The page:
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BILLING

Newly proposed Medicare Part B Physician Fee Schedule contemplates Making COVID-19 telehealth changes permanent

On July 13, 2021, CMS published its proposed physician fee schedule rule for FY 2022. One of the key items is the proposal to make the temporary change allowing Medicare providers to deliver healthcare services via telehealth a permanent part of Medicare Part B. The Proposed Medicare Changes During the public health emergency (PHE), Congress added the home of the beneficiary as a permissible originating site for telehealth services for the purposes of diagnosis, evaluation or treatment of a mental health disorder. In addition to updating the fee schedule, the proposed CY2022 rule would allow certain services added to the Medicare telehealth list to remain on the list until the end of December 2023. This would allow CMS to continue to evaluate whether the temporary expansion of telehealth services adopted… . . . read more.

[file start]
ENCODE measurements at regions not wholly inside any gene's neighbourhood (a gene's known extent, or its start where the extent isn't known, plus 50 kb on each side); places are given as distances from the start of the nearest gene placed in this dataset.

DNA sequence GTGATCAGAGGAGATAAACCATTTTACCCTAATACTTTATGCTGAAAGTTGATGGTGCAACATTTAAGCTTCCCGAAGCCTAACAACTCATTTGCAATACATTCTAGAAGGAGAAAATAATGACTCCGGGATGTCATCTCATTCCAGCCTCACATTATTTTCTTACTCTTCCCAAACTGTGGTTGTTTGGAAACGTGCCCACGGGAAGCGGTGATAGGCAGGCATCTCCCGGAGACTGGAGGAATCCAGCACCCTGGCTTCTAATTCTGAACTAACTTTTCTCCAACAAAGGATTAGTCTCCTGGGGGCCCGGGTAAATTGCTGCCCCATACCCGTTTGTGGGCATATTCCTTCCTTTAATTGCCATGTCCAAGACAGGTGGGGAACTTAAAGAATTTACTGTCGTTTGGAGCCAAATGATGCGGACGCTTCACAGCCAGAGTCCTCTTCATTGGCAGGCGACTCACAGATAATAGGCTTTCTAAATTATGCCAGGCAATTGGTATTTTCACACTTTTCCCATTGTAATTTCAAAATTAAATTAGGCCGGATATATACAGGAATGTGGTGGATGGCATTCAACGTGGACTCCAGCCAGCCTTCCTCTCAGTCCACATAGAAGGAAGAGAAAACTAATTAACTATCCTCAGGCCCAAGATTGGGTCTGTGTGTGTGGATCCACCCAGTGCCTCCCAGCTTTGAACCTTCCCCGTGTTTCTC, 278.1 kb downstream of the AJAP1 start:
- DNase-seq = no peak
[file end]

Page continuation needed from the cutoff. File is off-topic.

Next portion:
YOUR CAREER

Listening as if you mean it: an important managerial skill

By Lynne Curry It’s easy to give an excuse for not listening. You don’t have time; the speaker rambles or bores you. You already know what you’re about to hear. It’s harder to admit you’re a poor listener—isn’t listening something we do all the time? No. The opposite proves true. Most of us find it hard to listen to someone who has something to say we don’t want to hear. We instinctively interrupt, tune out, or wait until the speaker finishes and then say what we wanted to say in the first place. The result—we miss hearing information we later wish we’d heard; we fall easily into “yes…but” arguments in which neither you nor the other person comes to terms with each other’s viewpoint. We sacrifice opportunities to draw out… . . . read more.

QPP